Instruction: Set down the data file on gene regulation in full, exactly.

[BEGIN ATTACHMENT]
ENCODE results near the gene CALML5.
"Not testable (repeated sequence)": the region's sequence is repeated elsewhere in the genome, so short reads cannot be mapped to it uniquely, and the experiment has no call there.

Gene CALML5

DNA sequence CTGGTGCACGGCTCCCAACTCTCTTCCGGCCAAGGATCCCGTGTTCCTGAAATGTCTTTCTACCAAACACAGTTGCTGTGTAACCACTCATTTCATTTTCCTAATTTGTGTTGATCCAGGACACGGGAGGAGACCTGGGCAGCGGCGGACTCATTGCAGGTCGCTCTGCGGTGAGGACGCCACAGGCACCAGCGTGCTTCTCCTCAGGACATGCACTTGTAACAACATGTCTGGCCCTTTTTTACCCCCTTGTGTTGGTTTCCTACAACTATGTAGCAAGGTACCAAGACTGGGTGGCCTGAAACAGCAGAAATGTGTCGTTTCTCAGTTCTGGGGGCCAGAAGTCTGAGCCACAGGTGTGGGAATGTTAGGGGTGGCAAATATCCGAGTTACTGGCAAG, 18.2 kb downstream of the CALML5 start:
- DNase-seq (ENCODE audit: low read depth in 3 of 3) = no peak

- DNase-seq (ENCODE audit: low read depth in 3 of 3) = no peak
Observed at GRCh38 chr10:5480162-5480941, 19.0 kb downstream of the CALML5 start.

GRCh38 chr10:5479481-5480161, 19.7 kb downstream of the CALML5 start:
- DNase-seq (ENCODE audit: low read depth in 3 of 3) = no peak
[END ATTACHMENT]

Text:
ENCODE results near the gene CALML5.
"Not testable (repeated sequence)": the region's sequence is repeated elsewhere in the genome, so short reads cannot be mapped to it uniquely, and the experiment has no call there.

Gene CALML5

DNA sequence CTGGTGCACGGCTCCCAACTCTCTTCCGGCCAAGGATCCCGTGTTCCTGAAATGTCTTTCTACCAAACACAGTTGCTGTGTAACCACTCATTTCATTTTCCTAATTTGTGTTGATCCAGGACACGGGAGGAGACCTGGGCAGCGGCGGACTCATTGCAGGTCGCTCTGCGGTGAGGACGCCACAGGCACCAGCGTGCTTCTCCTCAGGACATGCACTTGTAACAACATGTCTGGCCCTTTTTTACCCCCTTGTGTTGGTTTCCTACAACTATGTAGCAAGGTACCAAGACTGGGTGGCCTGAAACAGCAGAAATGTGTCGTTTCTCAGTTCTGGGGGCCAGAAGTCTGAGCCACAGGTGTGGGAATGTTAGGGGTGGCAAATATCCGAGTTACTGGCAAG, 18.2 kb downstream of the CALML5 start:
- DNase-seq (ENCODE audit: low read depth in 3 of 3) = no peak

- DNase-seq (ENCODE audit: low read depth in 3 of 3) = no peak
Observed at GRCh38 chr10:5480162-5480941, 19.0 kb downstream of the CALML5 start.

GRCh38 chr10:5479481-5480161, 19.7 kb downstream of the CALML5 start:
- DNase-seq (ENCODE audit: low read depth in 3 of 3) = no peak